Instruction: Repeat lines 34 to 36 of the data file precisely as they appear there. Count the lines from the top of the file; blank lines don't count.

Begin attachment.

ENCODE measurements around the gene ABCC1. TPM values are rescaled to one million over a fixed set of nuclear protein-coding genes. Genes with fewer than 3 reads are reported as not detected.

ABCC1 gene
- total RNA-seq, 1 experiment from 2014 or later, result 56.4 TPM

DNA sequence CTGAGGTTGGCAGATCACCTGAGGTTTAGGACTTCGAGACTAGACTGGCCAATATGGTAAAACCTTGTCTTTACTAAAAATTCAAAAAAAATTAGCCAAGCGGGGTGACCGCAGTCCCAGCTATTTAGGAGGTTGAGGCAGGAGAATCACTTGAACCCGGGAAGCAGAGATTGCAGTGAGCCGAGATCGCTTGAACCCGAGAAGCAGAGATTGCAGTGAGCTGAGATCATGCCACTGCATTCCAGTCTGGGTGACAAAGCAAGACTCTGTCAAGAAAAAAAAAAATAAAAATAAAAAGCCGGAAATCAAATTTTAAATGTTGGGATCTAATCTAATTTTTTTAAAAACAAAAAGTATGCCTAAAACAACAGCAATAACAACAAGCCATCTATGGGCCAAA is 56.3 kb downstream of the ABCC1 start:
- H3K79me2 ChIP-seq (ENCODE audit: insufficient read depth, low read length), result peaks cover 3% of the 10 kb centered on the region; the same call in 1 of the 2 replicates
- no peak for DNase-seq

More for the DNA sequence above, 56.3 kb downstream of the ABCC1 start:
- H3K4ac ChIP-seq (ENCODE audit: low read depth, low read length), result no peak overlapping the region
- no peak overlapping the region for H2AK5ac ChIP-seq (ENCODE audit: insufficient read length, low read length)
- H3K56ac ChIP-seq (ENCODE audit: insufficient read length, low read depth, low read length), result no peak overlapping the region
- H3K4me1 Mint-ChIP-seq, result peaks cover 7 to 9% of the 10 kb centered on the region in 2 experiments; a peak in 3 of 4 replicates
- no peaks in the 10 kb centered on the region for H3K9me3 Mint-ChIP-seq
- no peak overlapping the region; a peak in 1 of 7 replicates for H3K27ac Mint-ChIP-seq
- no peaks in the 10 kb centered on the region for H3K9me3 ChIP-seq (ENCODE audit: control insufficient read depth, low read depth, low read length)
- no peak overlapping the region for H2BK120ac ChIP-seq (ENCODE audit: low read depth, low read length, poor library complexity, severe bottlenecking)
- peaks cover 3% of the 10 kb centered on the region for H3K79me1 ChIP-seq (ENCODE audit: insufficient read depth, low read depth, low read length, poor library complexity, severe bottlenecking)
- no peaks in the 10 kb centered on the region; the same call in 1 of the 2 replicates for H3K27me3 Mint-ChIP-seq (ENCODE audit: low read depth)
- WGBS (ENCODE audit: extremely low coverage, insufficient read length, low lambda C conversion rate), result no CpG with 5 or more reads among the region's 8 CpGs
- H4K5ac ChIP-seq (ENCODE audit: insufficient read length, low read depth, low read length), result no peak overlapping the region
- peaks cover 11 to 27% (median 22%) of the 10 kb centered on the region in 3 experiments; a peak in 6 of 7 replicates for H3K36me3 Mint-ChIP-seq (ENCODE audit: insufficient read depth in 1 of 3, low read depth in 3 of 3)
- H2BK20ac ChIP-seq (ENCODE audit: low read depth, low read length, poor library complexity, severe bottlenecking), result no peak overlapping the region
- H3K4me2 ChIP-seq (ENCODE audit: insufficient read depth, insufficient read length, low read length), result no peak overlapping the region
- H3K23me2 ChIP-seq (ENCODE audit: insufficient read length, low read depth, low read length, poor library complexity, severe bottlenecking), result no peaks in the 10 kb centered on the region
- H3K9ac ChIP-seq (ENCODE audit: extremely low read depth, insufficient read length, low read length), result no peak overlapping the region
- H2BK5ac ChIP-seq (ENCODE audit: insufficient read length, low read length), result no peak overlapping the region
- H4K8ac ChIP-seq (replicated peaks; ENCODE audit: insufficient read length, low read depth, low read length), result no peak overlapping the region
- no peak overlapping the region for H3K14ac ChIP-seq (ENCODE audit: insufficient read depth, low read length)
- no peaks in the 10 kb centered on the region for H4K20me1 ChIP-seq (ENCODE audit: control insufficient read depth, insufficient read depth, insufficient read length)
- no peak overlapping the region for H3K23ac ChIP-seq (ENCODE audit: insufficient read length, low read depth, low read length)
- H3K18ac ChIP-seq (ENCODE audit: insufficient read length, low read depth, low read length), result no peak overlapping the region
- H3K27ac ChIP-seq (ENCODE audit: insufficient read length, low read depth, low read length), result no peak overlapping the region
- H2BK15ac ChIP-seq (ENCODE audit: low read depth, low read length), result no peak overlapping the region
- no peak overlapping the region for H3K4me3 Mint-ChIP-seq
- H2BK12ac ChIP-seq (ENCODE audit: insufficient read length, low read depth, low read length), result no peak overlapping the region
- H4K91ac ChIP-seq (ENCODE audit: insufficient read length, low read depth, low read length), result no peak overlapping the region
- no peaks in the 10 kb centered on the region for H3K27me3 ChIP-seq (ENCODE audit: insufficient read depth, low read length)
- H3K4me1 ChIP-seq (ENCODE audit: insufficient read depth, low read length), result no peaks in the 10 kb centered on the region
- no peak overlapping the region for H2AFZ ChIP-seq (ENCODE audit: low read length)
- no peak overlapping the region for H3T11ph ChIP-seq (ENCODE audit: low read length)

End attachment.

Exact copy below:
- H2BK12ac ChIP-seq (ENCODE audit: insufficient read length, low read depth, low read length), result no peak overlapping the region
- H4K91ac ChIP-seq (ENCODE audit: insufficient read length, low read depth, low read length), result no peak overlapping the region
- no peaks in the 10 kb centered on the region for H3K27me3 ChIP-seq (ENCODE audit: insufficient read depth, low read length)